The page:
Wales politics

UK ministers 'always listen' to Welsh counterparts on Brexit

David Lidington
Image caption David Lidington said the UK government always listens to the devolved administrations

One of Theresa May's closest colleagues has denied claims that the Welsh Government was ignored in the drafting of her Brexit deal.

Cabinet Office Minister David Lidington was visiting Cardiff on Friday to discuss the proposals with Welsh politicians and business leaders.

He said ministers "always listen" to the devolved governments.

The Welsh and Scottish first ministers have claimed there had been no "meaningful engagement" with them.

Mr Lidington admitted there were "acknowledged political differences" between the governments over the preferred outcome of negotiations with the EU.

But he said the draft withdrawal deal included measures on matters such as the environment and workers' rights he thought Welsh politicians from all parties "would be able to support".

Mr Lidington was visiting Edinburgh and Cardiff as leading Brexiteers in the cabinet rallied behind Theresa May following the resignation on Thursday of two of their colleagues.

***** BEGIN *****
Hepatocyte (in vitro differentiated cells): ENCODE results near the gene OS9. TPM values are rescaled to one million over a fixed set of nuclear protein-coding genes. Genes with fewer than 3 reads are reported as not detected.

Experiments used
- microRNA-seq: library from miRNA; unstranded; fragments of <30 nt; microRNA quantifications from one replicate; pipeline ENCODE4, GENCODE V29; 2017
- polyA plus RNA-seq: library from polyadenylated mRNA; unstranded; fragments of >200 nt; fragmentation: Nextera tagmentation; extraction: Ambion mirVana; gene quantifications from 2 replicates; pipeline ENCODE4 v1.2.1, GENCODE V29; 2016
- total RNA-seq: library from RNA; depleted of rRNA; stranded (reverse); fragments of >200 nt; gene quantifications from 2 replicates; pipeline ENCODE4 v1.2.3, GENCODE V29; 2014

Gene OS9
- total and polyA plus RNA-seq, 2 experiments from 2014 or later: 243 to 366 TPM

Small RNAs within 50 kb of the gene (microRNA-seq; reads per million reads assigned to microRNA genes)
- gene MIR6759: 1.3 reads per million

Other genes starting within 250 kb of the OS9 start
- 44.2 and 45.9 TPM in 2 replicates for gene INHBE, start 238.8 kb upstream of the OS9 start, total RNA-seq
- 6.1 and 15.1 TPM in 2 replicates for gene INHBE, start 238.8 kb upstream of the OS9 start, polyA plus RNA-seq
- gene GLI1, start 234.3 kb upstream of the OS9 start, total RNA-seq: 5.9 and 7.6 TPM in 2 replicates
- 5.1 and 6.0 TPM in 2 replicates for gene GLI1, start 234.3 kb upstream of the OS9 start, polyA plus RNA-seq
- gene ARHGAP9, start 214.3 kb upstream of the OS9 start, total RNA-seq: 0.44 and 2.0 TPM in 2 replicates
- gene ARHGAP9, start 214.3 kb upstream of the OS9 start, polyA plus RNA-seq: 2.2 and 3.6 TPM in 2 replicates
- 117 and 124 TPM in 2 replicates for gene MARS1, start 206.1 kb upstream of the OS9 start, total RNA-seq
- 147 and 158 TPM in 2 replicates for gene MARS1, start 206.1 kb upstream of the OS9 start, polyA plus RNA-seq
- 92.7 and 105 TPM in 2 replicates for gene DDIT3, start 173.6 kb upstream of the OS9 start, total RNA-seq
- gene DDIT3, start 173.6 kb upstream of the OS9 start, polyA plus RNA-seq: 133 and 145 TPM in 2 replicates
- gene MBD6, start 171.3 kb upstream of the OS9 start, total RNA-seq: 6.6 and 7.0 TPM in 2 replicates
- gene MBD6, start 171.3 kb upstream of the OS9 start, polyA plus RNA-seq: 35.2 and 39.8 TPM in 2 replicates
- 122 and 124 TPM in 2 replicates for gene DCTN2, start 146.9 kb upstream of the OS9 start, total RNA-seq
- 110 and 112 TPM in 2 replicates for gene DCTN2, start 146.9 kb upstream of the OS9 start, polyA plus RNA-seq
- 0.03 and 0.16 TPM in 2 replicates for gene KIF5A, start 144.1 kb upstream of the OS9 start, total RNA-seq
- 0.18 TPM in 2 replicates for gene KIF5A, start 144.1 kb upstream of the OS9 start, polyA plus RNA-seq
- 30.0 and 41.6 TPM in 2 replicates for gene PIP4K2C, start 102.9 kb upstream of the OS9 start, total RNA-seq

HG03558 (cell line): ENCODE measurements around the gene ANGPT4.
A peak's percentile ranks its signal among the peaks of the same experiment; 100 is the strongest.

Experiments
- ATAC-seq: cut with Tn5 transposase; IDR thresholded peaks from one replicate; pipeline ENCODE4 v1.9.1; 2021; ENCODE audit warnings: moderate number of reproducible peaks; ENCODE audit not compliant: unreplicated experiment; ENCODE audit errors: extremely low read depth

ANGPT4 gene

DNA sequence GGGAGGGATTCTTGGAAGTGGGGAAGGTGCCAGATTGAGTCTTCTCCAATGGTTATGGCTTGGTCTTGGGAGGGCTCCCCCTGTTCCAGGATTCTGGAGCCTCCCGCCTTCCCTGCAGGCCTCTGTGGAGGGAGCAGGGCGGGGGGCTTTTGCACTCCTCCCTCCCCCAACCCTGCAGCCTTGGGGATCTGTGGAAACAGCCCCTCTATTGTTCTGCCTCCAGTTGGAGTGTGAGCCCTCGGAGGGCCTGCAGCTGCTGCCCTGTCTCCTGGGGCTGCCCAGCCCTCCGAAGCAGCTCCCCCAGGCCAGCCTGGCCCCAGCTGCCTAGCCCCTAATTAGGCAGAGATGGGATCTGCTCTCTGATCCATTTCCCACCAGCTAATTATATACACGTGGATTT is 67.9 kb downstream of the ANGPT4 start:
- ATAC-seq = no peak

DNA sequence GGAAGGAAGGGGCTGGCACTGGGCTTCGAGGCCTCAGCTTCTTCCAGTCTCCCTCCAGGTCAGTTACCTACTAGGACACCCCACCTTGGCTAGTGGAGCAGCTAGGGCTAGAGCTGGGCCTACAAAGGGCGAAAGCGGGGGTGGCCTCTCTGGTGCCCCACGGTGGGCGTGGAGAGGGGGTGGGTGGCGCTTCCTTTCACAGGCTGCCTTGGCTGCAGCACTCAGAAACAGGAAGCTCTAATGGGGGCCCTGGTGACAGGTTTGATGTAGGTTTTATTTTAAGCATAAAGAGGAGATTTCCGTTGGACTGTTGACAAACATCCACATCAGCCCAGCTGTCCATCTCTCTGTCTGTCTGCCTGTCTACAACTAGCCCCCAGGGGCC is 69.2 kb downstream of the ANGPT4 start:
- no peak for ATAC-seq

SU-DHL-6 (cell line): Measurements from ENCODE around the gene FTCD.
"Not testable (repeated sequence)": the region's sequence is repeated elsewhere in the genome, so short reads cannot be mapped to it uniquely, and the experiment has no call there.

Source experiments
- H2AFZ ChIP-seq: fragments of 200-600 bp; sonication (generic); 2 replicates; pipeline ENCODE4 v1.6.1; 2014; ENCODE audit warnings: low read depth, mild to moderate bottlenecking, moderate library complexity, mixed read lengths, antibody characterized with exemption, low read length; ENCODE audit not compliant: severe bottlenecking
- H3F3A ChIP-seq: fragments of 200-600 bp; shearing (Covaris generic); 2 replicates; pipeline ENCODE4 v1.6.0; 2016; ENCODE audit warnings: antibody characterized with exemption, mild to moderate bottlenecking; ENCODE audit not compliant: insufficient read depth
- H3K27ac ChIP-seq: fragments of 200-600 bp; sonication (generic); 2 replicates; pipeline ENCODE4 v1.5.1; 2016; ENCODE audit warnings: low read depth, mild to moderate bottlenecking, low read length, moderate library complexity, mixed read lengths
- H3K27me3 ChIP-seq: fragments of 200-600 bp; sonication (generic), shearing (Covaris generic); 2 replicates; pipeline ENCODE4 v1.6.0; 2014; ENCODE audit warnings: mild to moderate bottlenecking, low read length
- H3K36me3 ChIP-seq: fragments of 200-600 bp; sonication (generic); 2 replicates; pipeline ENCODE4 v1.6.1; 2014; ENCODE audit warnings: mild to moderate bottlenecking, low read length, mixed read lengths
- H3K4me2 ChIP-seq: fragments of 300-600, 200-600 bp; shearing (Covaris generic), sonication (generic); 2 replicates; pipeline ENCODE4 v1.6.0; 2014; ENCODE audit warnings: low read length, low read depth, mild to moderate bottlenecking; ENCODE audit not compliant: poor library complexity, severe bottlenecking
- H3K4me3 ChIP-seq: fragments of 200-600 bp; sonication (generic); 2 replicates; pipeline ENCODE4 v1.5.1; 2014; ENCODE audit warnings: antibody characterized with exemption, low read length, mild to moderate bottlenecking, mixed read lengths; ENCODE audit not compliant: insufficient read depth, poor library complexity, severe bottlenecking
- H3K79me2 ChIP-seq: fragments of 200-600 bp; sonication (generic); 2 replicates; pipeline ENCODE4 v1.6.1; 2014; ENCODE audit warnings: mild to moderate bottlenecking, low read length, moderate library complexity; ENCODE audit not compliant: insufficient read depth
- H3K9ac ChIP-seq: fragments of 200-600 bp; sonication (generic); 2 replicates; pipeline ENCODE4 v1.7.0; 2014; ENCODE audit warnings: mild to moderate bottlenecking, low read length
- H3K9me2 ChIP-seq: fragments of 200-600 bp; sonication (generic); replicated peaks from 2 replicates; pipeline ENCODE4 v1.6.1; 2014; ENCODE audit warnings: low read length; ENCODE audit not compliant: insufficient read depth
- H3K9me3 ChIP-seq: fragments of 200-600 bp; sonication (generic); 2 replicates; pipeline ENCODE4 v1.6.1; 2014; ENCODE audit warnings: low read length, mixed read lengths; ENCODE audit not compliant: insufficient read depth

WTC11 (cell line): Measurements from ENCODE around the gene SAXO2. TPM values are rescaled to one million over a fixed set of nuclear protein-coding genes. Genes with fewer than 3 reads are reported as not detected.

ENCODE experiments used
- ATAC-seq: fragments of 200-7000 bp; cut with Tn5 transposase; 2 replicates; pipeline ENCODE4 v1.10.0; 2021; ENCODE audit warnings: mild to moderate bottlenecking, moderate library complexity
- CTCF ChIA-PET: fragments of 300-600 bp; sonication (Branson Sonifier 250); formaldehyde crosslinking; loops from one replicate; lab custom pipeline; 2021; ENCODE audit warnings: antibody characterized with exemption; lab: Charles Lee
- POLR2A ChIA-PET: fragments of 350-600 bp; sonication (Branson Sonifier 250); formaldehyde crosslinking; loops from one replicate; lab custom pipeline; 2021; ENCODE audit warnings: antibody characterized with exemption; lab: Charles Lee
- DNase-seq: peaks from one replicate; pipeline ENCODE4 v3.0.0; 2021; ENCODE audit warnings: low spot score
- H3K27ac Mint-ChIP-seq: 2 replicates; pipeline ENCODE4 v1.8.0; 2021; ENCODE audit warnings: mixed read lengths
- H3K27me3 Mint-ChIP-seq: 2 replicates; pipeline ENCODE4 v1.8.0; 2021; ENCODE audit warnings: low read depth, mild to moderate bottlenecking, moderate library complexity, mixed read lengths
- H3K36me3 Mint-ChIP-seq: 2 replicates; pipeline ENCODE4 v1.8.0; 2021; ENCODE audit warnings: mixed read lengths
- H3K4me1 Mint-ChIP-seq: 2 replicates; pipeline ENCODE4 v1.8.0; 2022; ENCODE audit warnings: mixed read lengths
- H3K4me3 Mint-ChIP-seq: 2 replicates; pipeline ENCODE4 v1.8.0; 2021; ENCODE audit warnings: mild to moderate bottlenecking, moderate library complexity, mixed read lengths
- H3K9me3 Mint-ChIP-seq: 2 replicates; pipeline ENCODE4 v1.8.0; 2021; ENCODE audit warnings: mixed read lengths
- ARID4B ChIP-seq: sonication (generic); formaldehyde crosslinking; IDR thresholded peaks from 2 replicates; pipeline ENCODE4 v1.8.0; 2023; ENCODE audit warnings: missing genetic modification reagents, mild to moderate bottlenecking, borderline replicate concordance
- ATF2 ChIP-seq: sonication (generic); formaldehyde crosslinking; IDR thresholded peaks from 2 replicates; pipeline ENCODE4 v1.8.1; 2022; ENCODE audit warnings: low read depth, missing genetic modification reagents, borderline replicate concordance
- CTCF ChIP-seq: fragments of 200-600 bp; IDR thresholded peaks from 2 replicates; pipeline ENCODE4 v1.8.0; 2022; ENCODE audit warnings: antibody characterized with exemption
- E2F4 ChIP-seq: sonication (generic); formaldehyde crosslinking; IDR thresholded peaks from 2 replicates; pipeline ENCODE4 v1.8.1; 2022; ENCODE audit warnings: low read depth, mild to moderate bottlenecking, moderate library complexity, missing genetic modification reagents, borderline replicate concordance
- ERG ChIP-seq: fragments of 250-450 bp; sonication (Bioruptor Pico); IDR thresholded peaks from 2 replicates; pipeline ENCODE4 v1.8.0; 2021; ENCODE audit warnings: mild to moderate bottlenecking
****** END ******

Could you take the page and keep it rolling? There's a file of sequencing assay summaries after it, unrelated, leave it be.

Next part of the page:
He said the clear message coming from Welsh businesses was that they wanted "clarity and certainty" from a deal to leave the EU.

MPs from all parties threatening to vote against the deal "need to be thinking very calmly about the national interest", he added.

The minister said the deal was "true" to the referendum result while promoting a "good trading relationship" with the EU for the future.

Image caption There must be an opportuity for Wales to contribute to the development of the future relationship with the EU, Mark Drakeford said

Wales and Scotland must have the opportunity to shape the future relationship with the EU, Welsh finance secretary Mark Drakeford said.

The withdrawal agreement document was accompanied by a short political declaration intended to guide further negotiations.

"There are many things there that we want to see put differently," said Mr Drakeford, who met Mr Lidington on Friday.

"If that document is going to go on being developed with the European Union there must be an opportunity for Wales and for Scotland to contribute to that development so it better reflects the priorities that we know are most important to people in Wales for their futures."

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